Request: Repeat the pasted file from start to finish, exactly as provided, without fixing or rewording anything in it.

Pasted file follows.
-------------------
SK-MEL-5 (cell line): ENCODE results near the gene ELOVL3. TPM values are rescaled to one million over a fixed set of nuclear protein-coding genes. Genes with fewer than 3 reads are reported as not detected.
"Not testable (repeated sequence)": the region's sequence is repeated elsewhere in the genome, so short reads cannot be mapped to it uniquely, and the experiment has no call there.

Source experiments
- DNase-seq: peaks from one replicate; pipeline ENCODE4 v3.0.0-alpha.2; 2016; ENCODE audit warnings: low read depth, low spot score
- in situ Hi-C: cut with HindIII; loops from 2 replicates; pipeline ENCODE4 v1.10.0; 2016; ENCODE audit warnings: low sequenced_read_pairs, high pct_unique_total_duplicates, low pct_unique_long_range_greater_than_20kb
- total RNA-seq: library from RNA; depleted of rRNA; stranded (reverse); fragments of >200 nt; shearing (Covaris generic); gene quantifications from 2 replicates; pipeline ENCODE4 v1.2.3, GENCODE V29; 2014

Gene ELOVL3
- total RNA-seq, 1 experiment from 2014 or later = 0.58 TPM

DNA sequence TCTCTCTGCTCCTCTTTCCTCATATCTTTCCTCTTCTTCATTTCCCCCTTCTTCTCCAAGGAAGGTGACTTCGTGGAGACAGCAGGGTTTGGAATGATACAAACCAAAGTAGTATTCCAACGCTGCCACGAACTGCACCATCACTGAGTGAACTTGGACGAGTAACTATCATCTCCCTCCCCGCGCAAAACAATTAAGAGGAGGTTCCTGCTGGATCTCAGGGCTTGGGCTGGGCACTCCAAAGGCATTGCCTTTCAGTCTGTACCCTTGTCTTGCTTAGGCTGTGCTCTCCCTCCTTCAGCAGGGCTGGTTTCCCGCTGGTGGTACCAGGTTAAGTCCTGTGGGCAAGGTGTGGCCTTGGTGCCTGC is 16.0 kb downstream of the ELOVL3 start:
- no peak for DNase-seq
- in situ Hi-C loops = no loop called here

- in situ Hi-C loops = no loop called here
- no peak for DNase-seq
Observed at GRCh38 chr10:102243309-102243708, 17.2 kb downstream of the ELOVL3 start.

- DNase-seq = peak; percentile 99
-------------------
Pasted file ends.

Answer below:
SK-MEL-5 (cell line): ENCODE results near the gene ELOVL3. TPM values are rescaled to one million over a fixed set of nuclear protein-coding genes. Genes with fewer than 3 reads are reported as not detected.
"Not testable (repeated sequence)": the region's sequence is repeated elsewhere in the genome, so short reads cannot be mapped to it uniquely, and the experiment has no call there.

Source experiments
- DNase-seq: peaks from one replicate; pipeline ENCODE4 v3.0.0-alpha.2; 2016; ENCODE audit warnings: low read depth, low spot score
- in situ Hi-C: cut with HindIII; loops from 2 replicates; pipeline ENCODE4 v1.10.0; 2016; ENCODE audit warnings: low sequenced_read_pairs, high pct_unique_total_duplicates, low pct_unique_long_range_greater_than_20kb
- total RNA-seq: library from RNA; depleted of rRNA; stranded (reverse); fragments of >200 nt; shearing (Covaris generic); gene quantifications from 2 replicates; pipeline ENCODE4 v1.2.3, GENCODE V29; 2014

Gene ELOVL3
- total RNA-seq, 1 experiment from 2014 or later = 0.58 TPM

DNA sequence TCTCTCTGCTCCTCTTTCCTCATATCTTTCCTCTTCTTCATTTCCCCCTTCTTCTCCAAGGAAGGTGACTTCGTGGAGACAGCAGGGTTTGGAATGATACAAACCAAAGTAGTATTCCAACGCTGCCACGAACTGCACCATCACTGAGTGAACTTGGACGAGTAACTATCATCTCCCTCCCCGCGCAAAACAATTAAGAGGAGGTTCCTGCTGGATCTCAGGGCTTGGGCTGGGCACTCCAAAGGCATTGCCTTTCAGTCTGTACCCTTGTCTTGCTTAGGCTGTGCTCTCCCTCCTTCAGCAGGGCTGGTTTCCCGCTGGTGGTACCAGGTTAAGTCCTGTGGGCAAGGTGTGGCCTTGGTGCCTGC is 16.0 kb downstream of the ELOVL3 start:
- no peak for DNase-seq
- in situ Hi-C loops = no loop called here

- in situ Hi-C loops = no loop called here
- no peak for DNase-seq
Observed at GRCh38 chr10:102243309-102243708, 17.2 kb downstream of the ELOVL3 start.

- DNase-seq = peak; percentile 99